Salt, light and changed hearts

August 28, 2016 Speaker: Martin Slack Series: Matthew

Topic: Sermon Passage: Matthew 5:13–5:16

Immediately before this passage are The Beatitudes, where Jesus describes the character traits that are going to mark his followers. But if the Beatitudes tell us what our characters as Christians should look like, when Jesus uses these metaphors of salt and light he’s telling us what our influence in the world should look like.

The State of the World
Now currently salt has a bad press, doesn’t it? I have a strong family history of high blood pressure, and mine is a bit uppish, and so the moment I so much as look at the salt on the dining table, let alone stretch out my hand for it, the girls shoot me these accusing glares.

In fact, when we were in Canada we were staying with some friends and he’s an expert on high blood pressure and advises the government on it etc. And his wife was telling me how he’s declared war on a famous brand of soup because of its salt content. Now I might not have thought much more about that until the second week of our holidays when we were camping in the Rockies and this young Belgian guy approached us at dinner time carrying a tin, and asking us if we had a tin opener. So I gave him my Swiss army knife, which he then proceeded to totally fail to open the can with. So I said, ‘give it to me’ – and I opened it for him, and in response he said, and I quote, ‘you’re the hero of the night!’, which not a lot of people say to me it has to be said, but as I handed the can back to him, for the first time I realised it was a tin of this same soup my friend is at war with, and it was all I could do to stop myself from grabbing it back and telling him he can’t possibly eat this poison!

But salt hasn’t always had a bad press. In fact in Jesus day, whilst it was used for flavouring, when most people thought of salt they would have thought of it as a preservative. You see, before the age of fridges and freezers, if you wanted to keep your meat or fish from going off, you’d salt it. And that’s not as alien as you might think, is it. I mean, if you’re South African, think of Biltong, or from North America think of beef jerky. You dry the meat, you cut it into strips and you salt it, and it keeps forever.

But think about the implication of Jesus saying that these first disciples, and you and me as his followers, are the salt of the earth. What does that say about the world? What does it say about cultures and societies, and about the lives of individuals who make up our communities? It’s that they are always at risk of decaying and breaking down and falling apart. That just as meat or fish is at risk of bacteria infecting them and making them go rotten or mouldy, so our cultures and societies and individuals who live in them have this tendency to go rotten and bad, and they’re at risk of influences that bring corruption and decay.

And you know from history that that’s the case. Great empires come and then they go. And once great civilisations lose their way and crumble into the dust of history. And great leaders are discovered to have feet of clay and they fall. And individuals experience breakdown, and life falls apart.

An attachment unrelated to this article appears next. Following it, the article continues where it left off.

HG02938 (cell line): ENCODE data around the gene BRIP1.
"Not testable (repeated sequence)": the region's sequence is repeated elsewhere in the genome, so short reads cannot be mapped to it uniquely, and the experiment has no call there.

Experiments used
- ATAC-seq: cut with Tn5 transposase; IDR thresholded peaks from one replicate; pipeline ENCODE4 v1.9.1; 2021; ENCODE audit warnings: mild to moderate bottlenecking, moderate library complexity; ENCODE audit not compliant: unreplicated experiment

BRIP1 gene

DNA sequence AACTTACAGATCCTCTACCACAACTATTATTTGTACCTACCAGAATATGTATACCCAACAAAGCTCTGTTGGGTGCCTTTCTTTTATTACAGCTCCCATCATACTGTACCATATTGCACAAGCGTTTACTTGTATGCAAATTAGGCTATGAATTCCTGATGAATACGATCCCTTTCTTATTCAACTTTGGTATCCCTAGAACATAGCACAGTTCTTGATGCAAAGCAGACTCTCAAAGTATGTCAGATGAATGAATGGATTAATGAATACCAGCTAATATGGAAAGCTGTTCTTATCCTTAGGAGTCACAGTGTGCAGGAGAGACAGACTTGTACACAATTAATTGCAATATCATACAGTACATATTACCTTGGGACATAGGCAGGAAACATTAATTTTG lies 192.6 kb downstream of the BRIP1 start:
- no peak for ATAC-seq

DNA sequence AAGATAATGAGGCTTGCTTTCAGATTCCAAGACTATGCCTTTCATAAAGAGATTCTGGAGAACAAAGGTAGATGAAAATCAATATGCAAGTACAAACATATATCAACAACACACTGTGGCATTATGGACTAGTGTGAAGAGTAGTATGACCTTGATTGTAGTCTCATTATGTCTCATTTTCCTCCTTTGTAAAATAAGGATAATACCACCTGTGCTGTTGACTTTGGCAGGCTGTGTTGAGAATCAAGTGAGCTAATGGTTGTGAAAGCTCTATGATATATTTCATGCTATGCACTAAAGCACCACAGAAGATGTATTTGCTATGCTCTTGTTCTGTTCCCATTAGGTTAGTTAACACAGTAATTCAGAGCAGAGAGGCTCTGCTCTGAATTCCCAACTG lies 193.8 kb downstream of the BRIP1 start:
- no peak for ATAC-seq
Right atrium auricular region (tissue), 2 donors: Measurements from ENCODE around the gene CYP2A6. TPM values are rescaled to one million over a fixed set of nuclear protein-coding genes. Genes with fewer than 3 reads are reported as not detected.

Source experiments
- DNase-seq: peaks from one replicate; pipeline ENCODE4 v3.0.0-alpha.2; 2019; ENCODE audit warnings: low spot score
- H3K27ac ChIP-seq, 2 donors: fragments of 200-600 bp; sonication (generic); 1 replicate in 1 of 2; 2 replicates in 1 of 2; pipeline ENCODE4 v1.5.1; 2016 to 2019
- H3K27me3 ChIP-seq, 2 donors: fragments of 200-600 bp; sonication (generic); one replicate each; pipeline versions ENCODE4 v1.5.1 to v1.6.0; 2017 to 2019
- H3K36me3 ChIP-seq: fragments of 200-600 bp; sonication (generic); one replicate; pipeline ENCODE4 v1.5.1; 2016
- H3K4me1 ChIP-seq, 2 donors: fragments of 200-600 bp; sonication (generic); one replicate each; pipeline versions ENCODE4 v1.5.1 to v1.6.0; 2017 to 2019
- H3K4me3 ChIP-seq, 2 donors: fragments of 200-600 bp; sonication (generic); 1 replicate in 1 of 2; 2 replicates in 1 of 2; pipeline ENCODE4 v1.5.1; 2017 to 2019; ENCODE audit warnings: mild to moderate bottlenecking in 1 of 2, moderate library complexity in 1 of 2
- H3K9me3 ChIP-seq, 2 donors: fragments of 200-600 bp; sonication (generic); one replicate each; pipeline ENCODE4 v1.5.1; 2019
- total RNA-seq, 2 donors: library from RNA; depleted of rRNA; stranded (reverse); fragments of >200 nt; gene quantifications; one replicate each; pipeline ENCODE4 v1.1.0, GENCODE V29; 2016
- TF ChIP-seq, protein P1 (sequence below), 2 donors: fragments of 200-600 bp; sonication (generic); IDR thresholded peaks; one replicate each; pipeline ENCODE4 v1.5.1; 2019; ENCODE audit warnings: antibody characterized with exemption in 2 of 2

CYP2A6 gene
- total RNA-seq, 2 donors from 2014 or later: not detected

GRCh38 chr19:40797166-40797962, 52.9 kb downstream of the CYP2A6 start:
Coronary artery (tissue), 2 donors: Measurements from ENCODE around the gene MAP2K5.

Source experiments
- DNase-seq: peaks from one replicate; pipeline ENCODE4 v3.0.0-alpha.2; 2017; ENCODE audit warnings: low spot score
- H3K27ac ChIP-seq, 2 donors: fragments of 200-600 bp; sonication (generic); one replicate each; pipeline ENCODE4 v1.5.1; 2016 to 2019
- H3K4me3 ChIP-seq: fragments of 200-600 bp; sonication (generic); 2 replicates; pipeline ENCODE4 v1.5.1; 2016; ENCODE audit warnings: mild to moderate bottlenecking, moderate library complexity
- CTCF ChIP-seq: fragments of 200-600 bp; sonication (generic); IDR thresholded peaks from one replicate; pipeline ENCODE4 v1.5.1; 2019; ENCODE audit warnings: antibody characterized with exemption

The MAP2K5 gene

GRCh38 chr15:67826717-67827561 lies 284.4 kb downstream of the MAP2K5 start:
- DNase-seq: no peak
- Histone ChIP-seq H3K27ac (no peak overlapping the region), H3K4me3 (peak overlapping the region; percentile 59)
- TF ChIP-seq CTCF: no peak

And the Bible tells us that this is exactly what we should expect. In Romans 1 Paul says that when people give up the knowledge of God, when they supress the truth about God and about life, that deep down they really know, then God gives them over to what they want. So societies and individuals turn their back on God and say ‘we don’t want you, we want this’, and God goes, ‘ok, well you can have it and let’s see how it goes with you’. And so we worship sex, and culture is pornified and women are objectified. We worship power and we get rulers, or wannabe rulers, who are demagogues. We worship entertainment and we get reality TV stars and chat show hosts setting the tone.

And just think about the implications of Jesus saying this immediately after the beatitudes. Because it’s the fact that so often we extol the opposite of those character traits that he extols, that make the world the way it is: and we praise the self-made man (though there is no such thing) rather than a poverty of spirit; we think it’s cool to be carefree about life, rather than mourn over sin; we lift up the proud, rather than the meek; we idolise possessions rather than hungering and thirsting after righteousness; we take revenge rather than offer mercy; we feed our lust rather than pursue purity of heart; and we make war rather than peace.

But if Jesus’ metaphor about being salt tells us the world is in decay and always at risk of going bad, what does the metaphor of us being light tell us? That the world is dark. Now, in the Bible, light and dark are often used as a picture for truth and error, of knowing God or of being separated from him. And so Jesus is saying that when it comes to truth, it’s dark out there. That people have this tendency to believe things that are not true, to value highly things that in reality are of small value, to build culture and societies on part-truths and to base their lives on stuff that is untrue.

Now if that’s the diagnosis, what’s Jesus’ solution?

Salt and Light
Look at v13 again, ‘you are the salt of the earth’. Verse 14, ‘You are the light of the world.’

So, if you’re a follower of Jesus, you’re part of the solution. You’re to stop or slow the decay and you’re to bring light to the darkness. You’re to live and work to stop the spread of evil and in its place spread that which is good and true and beautiful. And so it’s not just negative – preventing decay – it’s also positive – spreading good: at home, at school, on campus, in your workplace, in your local community, in the lives of those you’re close to.